If you are building cabinets with overlay doors, you will need to adjust the size of the cabinet boxes to accommodate the door thickness. In this case, the overlay cabinet boxes should be slightly shallower than the inset cabinet boxes. This ensures that when the door is added, the overall depth of the cabinet remains consistent.

How to Build Upper Cabinets with Face Frames

Now that you have a good understanding of the sizing, style, and customization options for upper cabinets, let's walk through the step-by-step process of building them:

Step 1: Cut Plywood to Size

Begin by cutting the plywood to the desired dimensions for the cabinet sides, top, and bottom panels. Rip the plywood into strips using a circular saw or a Kreg Rip Cut, and then cut the strips into the appropriate panel sizes. The specific measurements will depend on your cabinet size and design preferences.

Plywood cut diagram for upper cabinet assembly

Each cabinet box requires two side panels, a top and bottom panel, a top support strip, and a bottom support strip. The support strips should be the same length as the top and bottom panels. These strips will serve as the attachment points during installation. You can also use the remaining plywood pieces for shelving and additional support.

Step 2: Assemble Upper Cabinet Box

There are various ways to assemble an upper cabinet box, but using pocket holes and screws is a popular method. Drill pocket holes into the ends of the top and bottom panels, as well as the support strips. If you plan to attach the face frame using pocket holes, drill pocket holes along the front edges of the sides, bottom, and top panels before assembly.

Assemble the cabinet box by joining the panels together using pocket hole screws. The bottom panel should sit on top of the bottom support strip, but it won't be flush with the bottom of the sides. To ensure a tight fit, use a brad nailer to tack the bottom panel to the bottom support strip.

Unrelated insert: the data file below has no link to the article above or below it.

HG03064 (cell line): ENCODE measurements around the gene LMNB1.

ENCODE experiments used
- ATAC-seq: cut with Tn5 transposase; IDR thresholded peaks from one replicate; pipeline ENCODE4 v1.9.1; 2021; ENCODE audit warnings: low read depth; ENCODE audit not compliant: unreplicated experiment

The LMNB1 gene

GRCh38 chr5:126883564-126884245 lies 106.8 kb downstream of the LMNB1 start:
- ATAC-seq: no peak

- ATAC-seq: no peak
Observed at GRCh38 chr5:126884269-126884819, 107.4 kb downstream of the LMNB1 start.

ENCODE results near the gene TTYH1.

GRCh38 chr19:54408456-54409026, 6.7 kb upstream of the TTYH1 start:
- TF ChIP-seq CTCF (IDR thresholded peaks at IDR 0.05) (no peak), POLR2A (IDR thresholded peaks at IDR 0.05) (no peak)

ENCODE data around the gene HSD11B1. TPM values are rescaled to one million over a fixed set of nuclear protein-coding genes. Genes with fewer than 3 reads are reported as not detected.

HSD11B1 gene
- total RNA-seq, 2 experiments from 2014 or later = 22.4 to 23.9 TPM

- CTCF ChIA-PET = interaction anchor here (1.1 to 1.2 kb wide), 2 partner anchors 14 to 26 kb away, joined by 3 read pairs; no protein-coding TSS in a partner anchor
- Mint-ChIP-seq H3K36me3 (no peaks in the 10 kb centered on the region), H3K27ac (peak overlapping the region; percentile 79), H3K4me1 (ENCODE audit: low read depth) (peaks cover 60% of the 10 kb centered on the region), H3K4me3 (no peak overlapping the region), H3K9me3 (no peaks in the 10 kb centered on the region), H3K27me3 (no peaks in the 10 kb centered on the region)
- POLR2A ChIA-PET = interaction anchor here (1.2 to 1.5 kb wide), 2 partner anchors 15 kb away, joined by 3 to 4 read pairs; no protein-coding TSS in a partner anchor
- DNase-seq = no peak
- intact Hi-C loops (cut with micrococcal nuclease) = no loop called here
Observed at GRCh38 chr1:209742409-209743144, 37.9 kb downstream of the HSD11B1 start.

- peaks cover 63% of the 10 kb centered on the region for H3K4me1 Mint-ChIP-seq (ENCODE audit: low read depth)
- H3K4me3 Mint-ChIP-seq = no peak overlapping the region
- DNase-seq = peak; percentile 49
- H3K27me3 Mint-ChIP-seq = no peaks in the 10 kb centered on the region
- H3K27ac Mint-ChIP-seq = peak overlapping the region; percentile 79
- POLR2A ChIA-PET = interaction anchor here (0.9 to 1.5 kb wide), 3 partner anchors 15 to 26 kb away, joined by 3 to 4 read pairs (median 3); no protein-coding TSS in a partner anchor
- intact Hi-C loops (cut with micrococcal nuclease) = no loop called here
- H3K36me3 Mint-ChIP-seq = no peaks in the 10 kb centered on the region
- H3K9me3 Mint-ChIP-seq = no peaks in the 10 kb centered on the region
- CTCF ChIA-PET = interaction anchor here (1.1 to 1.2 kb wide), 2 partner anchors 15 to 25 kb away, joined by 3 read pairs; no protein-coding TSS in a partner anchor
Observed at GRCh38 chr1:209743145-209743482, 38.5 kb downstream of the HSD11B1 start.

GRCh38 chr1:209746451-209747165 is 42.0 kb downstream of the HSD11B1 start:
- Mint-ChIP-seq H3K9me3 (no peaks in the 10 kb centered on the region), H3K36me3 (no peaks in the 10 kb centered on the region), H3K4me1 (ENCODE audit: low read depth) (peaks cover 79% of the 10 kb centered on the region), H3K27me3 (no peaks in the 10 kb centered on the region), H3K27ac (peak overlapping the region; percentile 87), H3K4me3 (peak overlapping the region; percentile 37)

Shara Woodshop Diaries assembling upper cabinet box on workbench

Step 3: Assemble & Attach Upper Cabinet Face Frame

Once the cabinet box is assembled, measure the overall size of the front and cut 1x boards to make the face frame. Use 1x2 boards for the sides and 1x3 boards for the top and bottom pieces. You can also consider adding built-in filler strips if needed. Assemble the face frame using pocket holes and screws, or use wood glue and nails for attachment.

Next, attach the face frame to the front of the cabinet box. Ensure that the face frame completely covers the front of the cabinet and is slightly larger than the cabinet itself. This will help to hide any gaps during installation.

Shara Woodshop Diaries nailing face frame onto front of cabinets

Step 4: Add Adjustable Shelving

To create adjustable shelves within the cabinets, drill shelf pin holes along the sides of the cabinet box. This will allow you to easily add or reposition shelves later on. It's best to drill these holes before adding the back panel for easier access.

Step 5: Attach Back Panel

Measure the back side of the cabinet box and cut 1/4" plywood panels to cover it. These back panels provide additional strength and help to keep the cabinets square. Attach the panels using staples, screws, or brad nails, ensuring that the back panel is cut square and helps to align the cabinet box.

Step 6: Build & Install Cabinet Doors (optional)

If you prefer to have doors on your upper cabinets, you can build them according to your desired style. There are various resources available online that provide detailed instructions on determining the size of cabinet doors, building them, and installing concealed hinges.

Step 7: Finish, Install & Trim Upper Cabinets

Before installing the cabinets, finish them by puttying and sanding any nail holes or joints. Then, prime, caulk, and paint the cabinets to your desired color. Once the cabinets are ready, locate the wall studs and raise the cabinet box to the desired height. Ensure that the cabinets are level and securely screw them into the wall studs through the top and bottom supports. If installing multiple cabinets side by side, screw them together through the face frames.

Finally, install the cabinet doors using concealed hinges and add adjustable shelves to the cabinets using shelf pins. To complete the look, consider adding trim, such as 1x4 boards or crown molding, around the top of the cabinets.

Shara Woodshop Diaries installing cabinet door onto upper cabinets in laundry room

Now that you have learned how to build upper cabinets with face frames, you can confidently tackle this DIY project and enjoy the additional storage space in your home. Remember, building cabinets is all about creating a box that fits your needs and style. Happy building!